If you visit Sussex on a warm summer’s day, you could be forgiven for thinking of Sussex as a quiet place where nothing much happens. A friendly, comfortable place, the Sussex population has more than enough to enjoy in their local area. But you’d be surprised, because Sussex is home to many well-known celebrities and honoured heroes. Here, we explore a few of the most famous Sussex-born people.
AA Milne, author of Winnie the Pooh
If you grew up reading about Christopher Robin and the Hundred Acre Wood, then you’ll be thrilled to know that AA Milne was a Sussex resident for most of his life. In fact, you can visit the real-life inspiration for Pooh’s woods. Just to the east of Crawley lies Ashdown Forest. According to Milne’s son Christopher (the inspiration for the literary character), the two woodlands are “indistinguishable”.
Nelson Victor Carter, a World War I hero
Sussex has always been at the forefront of English wars, whether it’s being raided by French pirates during the Hundred Years’ War, or as the target of German bombers during the Blitz. However, in World War I, Sussex bore a heavy toll. 30 June 1916 was known as “the Day Sussex Died”; 17 officers and 349 men of the Royal Sussex Regiment died on a single day at the Battle of Hog’s Head. Nelson Victor Carter was awarded a posthumous Victoria Cross for bravery under fire, capturing a machine gun post singlehanded and retrieving wounded comrades.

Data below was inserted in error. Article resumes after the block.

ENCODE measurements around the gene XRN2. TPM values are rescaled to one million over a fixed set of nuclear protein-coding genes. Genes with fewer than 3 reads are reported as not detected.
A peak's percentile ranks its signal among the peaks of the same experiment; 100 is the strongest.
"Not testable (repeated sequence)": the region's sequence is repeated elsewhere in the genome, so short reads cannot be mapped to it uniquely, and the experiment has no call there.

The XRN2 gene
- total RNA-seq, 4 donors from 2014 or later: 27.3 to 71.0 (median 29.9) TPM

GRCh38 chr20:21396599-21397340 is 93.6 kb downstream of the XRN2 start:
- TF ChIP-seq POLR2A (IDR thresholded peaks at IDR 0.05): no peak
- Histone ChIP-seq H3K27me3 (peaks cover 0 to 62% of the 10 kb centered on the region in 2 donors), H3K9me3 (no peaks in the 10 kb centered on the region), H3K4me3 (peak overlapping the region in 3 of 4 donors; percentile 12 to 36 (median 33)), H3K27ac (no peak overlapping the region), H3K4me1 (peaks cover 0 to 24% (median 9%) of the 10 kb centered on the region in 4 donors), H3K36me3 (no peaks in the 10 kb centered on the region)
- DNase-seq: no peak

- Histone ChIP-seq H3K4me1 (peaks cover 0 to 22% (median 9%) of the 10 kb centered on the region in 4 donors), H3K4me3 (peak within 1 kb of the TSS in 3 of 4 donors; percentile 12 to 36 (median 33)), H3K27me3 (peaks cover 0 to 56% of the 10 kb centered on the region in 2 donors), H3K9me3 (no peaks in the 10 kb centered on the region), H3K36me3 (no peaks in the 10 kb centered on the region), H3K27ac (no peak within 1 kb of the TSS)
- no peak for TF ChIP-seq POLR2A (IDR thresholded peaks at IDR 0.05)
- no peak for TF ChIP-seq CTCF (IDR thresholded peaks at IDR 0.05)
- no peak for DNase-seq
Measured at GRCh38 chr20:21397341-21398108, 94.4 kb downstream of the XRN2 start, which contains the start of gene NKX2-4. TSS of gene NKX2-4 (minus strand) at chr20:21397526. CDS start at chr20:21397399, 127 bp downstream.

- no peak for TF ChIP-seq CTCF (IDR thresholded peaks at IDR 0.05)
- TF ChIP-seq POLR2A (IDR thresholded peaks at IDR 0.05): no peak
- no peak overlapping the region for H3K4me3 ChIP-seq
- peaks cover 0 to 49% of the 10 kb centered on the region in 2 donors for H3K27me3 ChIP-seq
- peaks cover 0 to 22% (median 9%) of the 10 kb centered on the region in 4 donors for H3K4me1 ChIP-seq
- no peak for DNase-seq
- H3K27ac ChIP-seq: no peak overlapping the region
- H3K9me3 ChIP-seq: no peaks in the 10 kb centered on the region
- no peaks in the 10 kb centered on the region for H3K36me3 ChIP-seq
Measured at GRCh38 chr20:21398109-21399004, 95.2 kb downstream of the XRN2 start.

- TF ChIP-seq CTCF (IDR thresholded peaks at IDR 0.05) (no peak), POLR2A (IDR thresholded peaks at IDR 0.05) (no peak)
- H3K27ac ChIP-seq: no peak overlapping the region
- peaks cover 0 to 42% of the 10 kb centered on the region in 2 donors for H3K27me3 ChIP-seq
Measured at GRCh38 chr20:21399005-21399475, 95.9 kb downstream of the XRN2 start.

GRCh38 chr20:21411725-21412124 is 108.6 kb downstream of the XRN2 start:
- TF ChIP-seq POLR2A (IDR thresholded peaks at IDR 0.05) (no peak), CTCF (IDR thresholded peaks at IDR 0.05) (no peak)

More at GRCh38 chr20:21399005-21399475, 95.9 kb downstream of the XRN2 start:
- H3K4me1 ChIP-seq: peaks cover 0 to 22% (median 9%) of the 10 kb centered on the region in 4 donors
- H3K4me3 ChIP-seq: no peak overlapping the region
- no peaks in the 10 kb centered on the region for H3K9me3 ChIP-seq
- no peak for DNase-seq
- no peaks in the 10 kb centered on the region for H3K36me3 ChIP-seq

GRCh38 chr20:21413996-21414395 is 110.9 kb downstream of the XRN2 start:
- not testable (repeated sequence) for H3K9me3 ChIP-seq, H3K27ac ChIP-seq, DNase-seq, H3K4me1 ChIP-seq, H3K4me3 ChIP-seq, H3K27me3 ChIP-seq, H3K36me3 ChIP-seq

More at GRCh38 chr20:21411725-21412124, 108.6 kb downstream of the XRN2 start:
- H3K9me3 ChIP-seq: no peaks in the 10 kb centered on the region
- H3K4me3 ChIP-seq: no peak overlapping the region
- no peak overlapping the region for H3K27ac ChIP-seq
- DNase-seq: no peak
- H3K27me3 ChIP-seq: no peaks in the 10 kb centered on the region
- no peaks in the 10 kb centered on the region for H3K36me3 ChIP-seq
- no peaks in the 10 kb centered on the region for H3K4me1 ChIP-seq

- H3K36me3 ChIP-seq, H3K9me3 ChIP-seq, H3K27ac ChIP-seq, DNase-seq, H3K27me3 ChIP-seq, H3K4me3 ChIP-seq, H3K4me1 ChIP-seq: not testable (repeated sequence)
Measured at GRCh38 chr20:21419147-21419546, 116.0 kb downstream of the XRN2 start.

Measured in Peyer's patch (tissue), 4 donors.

Robert Smith, The Cure’s bandleader
Anyone listening to music in the 1980s can’t have missed The Cure, one of the UK’s leading acts for a whole generation of music fans. Early inspiration for the Gothic subculture, Robert Smith’s group helped to provide a counterpoint to the 80’s flashy New Romantics. As a loud guitar-based group, The Cure also helped to counter the preeminence of synthesizers and other New Wave-style instruments. Robert Smith was born in Blackpool, but moved to Crawley at the age of six. While we’ve highlighted Smith as the Sussex legend, The Cure itself was born out of a succession of Sussex musical groups, and the band cut its teeth around the local area.
John Maynard Keynes, the father of modern economics
Although not a Sussex resident by birth, Keynes spent the last 20 years of his life here. This includes his most high-profile period, the time during which Western economies were beginning to shift to his way of thinking. Often touted as the “most famous 20th century economist”, Keynes’s ideas have reshaped and defined the modern world. His “General Theory”, published in 1936, led to seismic change across the world. He lived in Firle, just a few miles east of Brighton, and died there in 1946.
Modern Sussex legends
We’ve talked about some of the great historical figures that have come from Sussex, but there are many more today. Whether it’s Royal Blood and Rizzle Kicks, or some of the rising stars to be found at theatres across the local area, you’ll find an amazing range of talent in Sussex.